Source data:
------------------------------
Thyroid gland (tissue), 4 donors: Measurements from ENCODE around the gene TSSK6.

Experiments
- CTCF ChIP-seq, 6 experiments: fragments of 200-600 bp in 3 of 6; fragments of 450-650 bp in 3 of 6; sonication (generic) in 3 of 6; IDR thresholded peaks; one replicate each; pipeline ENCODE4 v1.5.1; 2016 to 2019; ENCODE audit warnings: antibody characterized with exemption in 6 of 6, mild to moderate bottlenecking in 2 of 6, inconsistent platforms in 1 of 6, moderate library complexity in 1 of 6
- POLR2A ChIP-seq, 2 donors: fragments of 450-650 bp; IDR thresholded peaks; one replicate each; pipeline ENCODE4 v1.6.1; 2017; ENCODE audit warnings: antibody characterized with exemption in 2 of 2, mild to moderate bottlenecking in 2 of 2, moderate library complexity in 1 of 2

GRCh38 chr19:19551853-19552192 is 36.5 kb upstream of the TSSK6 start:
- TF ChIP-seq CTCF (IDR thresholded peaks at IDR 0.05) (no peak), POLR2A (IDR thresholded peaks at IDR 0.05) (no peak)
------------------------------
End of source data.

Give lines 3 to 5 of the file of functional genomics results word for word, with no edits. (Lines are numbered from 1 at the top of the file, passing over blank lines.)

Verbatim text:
- CTCF ChIP-seq, 6 experiments: fragments of 200-600 bp in 3 of 6; fragments of 450-650 bp in 3 of 6; sonication (generic) in 3 of 6; IDR thresholded peaks; one replicate each; pipeline ENCODE4 v1.5.1; 2016 to 2019; ENCODE audit warnings: antibody characterized with exemption in 6 of 6, mild to moderate bottlenecking in 2 of 6, inconsistent platforms in 1 of 6, moderate library complexity in 1 of 6
- POLR2A ChIP-seq, 2 donors: fragments of 450-650 bp; IDR thresholded peaks; one replicate each; pipeline ENCODE4 v1.6.1; 2017; ENCODE audit warnings: antibody characterized with exemption in 2 of 2, mild to moderate bottlenecking in 2 of 2, moderate library complexity in 1 of 2

GRCh38 chr19:19551853-19552192 is 36.5 kb upstream of the TSSK6 start: